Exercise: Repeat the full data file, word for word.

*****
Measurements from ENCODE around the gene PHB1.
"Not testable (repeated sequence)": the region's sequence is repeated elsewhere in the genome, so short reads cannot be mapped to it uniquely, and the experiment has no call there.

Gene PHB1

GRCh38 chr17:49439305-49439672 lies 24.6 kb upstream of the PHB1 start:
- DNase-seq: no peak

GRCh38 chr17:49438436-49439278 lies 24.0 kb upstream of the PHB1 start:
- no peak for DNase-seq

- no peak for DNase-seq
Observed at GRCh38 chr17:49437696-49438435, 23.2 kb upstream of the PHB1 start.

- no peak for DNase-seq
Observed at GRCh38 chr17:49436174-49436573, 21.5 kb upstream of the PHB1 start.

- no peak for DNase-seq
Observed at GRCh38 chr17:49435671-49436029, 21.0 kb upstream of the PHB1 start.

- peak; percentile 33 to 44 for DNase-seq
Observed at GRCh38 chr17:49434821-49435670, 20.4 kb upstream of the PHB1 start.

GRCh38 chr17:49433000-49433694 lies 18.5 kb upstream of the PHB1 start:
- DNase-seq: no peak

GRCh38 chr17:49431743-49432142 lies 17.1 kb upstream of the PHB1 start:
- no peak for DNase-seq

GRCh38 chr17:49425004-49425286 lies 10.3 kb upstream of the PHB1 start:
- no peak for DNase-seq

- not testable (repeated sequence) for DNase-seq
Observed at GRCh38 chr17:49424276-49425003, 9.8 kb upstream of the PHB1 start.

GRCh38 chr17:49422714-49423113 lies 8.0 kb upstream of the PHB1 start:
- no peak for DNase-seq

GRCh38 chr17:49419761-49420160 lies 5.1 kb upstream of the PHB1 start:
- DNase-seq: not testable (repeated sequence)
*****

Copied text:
Measurements from ENCODE around the gene PHB1.
"Not testable (repeated sequence)": the region's sequence is repeated elsewhere in the genome, so short reads cannot be mapped to it uniquely, and the experiment has no call there.

Gene PHB1

GRCh38 chr17:49439305-49439672 lies 24.6 kb upstream of the PHB1 start:
- DNase-seq: no peak

GRCh38 chr17:49438436-49439278 lies 24.0 kb upstream of the PHB1 start:
- no peak for DNase-seq

- no peak for DNase-seq
Observed at GRCh38 chr17:49437696-49438435, 23.2 kb upstream of the PHB1 start.

- no peak for DNase-seq
Observed at GRCh38 chr17:49436174-49436573, 21.5 kb upstream of the PHB1 start.

- no peak for DNase-seq
Observed at GRCh38 chr17:49435671-49436029, 21.0 kb upstream of the PHB1 start.

- peak; percentile 33 to 44 for DNase-seq
Observed at GRCh38 chr17:49434821-49435670, 20.4 kb upstream of the PHB1 start.

GRCh38 chr17:49433000-49433694 lies 18.5 kb upstream of the PHB1 start:
- DNase-seq: no peak

GRCh38 chr17:49431743-49432142 lies 17.1 kb upstream of the PHB1 start:
- no peak for DNase-seq

GRCh38 chr17:49425004-49425286 lies 10.3 kb upstream of the PHB1 start:
- no peak for DNase-seq

- not testable (repeated sequence) for DNase-seq
Observed at GRCh38 chr17:49424276-49425003, 9.8 kb upstream of the PHB1 start.

GRCh38 chr17:49422714-49423113 lies 8.0 kb upstream of the PHB1 start:
- no peak for DNase-seq

GRCh38 chr17:49419761-49420160 lies 5.1 kb upstream of the PHB1 start:
- DNase-seq: not testable (repeated sequence)